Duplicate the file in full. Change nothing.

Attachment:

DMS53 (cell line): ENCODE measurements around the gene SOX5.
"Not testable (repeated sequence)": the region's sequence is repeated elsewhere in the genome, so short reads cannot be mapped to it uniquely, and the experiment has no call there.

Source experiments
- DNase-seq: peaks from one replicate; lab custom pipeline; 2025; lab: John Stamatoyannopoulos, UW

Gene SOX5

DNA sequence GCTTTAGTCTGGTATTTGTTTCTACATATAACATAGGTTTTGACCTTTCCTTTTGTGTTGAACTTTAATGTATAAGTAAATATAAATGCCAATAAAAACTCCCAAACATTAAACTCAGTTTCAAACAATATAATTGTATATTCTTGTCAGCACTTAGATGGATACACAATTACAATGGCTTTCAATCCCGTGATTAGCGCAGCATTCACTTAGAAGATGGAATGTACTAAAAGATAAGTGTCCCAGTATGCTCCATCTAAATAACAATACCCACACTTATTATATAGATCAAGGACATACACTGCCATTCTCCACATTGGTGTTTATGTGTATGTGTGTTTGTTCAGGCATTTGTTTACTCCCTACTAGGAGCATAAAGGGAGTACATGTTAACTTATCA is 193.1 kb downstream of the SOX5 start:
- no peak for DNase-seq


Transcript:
DMS53 (cell line): ENCODE measurements around the gene SOX5.
"Not testable (repeated sequence)": the region's sequence is repeated elsewhere in the genome, so short reads cannot be mapped to it uniquely, and the experiment has no call there.

Source experiments
- DNase-seq: peaks from one replicate; lab custom pipeline; 2025; lab: John Stamatoyannopoulos, UW

Gene SOX5

DNA sequence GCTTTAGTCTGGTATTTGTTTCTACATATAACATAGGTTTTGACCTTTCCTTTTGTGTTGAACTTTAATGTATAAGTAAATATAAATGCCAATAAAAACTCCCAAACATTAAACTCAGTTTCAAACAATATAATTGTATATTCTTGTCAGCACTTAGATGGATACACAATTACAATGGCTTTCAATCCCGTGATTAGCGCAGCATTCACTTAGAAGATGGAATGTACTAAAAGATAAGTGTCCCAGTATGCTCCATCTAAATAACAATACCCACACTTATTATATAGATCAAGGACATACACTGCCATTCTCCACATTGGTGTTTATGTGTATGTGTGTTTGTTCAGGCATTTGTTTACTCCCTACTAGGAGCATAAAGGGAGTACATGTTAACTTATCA is 193.1 kb downstream of the SOX5 start:
- no peak for DNase-seq